"The strong price controls that the Venezuelan government has applied to many basic goods has made it extremely profitable to buy just about anything cheaply in Venezuela and smuggle it into neighboring Colombia, where no such price controls exist and the local currency, the peso, is significantly stronger," Time magazine reported in March 2016.
"It's not the Maduro government that is questioning this US effort to bring in aid; it's actually the United Nations and the Red Cross who have denounced this as a political effort to effectively instrumentalize humanitarian aid as a means of toppling a government," Koerner told Sputnik.
"The International Red Cross and Red Crescent Movement reaffirms that in order to ensure the fulfillment of its exclusively humanitarian mission and, according to the fundamental principles of impartiality, neutrality and independence, it cannot take part in the initiatives to hand over assistance for Venezuela from Colombia," the two organizations said in a joint statement.
On top of that, Elliot Abrams, US President Donald Trump's special envoy to Venezuela, "is on the record having authorized US humanitarian planes to carry weapons to US-backed Contra death squads in Nicaragua" in the 1980s, Koerner noted. Indeed, as part of a plea deal, Abrams pleaded guilty in 1991 to having withheld information from Congress. However, Independent Counsel Lawrence Walsh's case against Abrams details his coordination of the Iran-Contra Scandal on the Central American side.
"Maduro would have utterly no survival instinct if he allowed this aid to enter in these circumstances," Koerner said.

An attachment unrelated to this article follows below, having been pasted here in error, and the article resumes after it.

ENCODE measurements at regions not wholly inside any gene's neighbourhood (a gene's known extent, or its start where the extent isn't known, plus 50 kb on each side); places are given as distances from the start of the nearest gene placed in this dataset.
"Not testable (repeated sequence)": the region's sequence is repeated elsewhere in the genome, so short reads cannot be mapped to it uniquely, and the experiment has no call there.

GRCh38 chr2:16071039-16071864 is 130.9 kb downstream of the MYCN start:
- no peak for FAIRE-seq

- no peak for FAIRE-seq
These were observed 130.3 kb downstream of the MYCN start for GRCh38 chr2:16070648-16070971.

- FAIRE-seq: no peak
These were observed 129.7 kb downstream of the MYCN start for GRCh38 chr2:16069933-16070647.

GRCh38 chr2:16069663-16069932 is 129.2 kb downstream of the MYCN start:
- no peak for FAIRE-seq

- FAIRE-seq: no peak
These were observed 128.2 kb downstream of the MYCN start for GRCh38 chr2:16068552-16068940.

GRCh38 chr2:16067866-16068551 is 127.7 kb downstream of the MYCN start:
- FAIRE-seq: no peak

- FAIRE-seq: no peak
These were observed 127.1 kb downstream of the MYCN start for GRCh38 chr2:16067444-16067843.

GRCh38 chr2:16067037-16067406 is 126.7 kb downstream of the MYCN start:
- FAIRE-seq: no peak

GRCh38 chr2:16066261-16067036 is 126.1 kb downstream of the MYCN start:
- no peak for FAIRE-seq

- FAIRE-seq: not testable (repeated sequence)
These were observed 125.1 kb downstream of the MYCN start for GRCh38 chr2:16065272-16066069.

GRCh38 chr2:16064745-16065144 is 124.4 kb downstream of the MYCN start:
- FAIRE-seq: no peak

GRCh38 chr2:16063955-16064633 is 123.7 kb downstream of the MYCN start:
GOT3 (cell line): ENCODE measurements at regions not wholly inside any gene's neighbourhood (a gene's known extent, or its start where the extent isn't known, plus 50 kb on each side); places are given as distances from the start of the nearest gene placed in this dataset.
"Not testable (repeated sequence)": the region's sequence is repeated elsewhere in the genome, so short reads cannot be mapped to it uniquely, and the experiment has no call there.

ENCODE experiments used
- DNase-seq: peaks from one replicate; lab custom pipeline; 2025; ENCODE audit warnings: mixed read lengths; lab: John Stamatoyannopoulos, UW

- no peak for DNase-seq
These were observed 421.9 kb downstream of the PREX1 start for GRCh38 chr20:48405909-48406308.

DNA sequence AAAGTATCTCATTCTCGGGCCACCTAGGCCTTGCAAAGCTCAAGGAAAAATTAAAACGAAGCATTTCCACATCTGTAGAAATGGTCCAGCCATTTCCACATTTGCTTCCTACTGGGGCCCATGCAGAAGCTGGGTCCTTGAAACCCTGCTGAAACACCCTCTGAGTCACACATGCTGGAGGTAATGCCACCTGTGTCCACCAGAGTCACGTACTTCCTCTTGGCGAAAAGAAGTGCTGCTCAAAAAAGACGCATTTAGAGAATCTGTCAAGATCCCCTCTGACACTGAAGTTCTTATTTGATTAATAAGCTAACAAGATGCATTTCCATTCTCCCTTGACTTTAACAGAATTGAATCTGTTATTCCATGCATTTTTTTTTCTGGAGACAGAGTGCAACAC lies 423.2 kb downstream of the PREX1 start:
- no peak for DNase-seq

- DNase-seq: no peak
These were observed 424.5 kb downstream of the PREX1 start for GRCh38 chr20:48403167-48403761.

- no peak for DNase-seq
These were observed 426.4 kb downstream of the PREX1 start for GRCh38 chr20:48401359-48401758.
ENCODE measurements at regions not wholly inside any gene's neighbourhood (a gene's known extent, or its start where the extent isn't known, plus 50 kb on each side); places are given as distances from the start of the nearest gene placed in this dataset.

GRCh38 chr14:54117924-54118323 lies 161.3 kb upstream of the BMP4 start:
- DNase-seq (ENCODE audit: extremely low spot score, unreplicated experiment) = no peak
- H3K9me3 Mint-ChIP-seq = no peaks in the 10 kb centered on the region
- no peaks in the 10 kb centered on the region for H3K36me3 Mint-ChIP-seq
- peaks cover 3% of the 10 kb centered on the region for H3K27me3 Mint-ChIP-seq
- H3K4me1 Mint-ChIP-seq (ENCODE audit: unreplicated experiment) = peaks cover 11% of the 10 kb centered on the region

Fears of a repeat play by Abrams were vindicated last Tuesday when Venezuelan authorities confiscated dozens of arms and ammunition boxes on a plane that flew from Miami, Florida, in the US to Arturo Michelena International Airport in Valencia, Sputnik reported.
Who is Really With Guaido?
Dobson noted that "only 25 percent of the world's governments have actually recognized Juan Guaido, the man who is attempting to carry out a coup d'etat here. Ergo, 75 percent of the world is continuing to recognize the elected government of Nicolas Maduro. Now when you break this down by regions, you can see very clearly around 98 percent of Africa, 97 percent of Asia and something like 99 percent of the Middle East are all continuing normal diplomatic relations with the Venezuelan government. When you look at the regions of the Americas and Europe, only around 50 percent… have actually recognized Juan Guaido."
"So we can clearly see from this sort of data that his claims and the White House claims that the world is with him and the world is turning its back on Nicolas Maduro are quite clearly false," Dobson said.
Sputnik has previously reported on how 80 percent of Venezuelans had never heard of Guiado before his January 23 declaration. However, even within Venezuela's opposition, Guaido's move took people by surprise, including those on the stage with him when he announced his interim presidency.
Koerner further noted that Henrique Capriles, the former opposition leader who served as Hugo Chavez's, and then later's Maduro's perennial political rival, was equally taken by surprise.
"On January 5, when Guaidó took possession of the Assembly (Parliament), the majority position within the Venezuelan opposition was that Guaidó should not swear himself in as president. It was considered that this could trigger a political confrontation," Capriles told El Nuevo Herald, the Spanish-language sister paper of the Miami Herald, on January 31. "On January 23, when Juan was sworn in, we did not have the information. It surprised many leaders."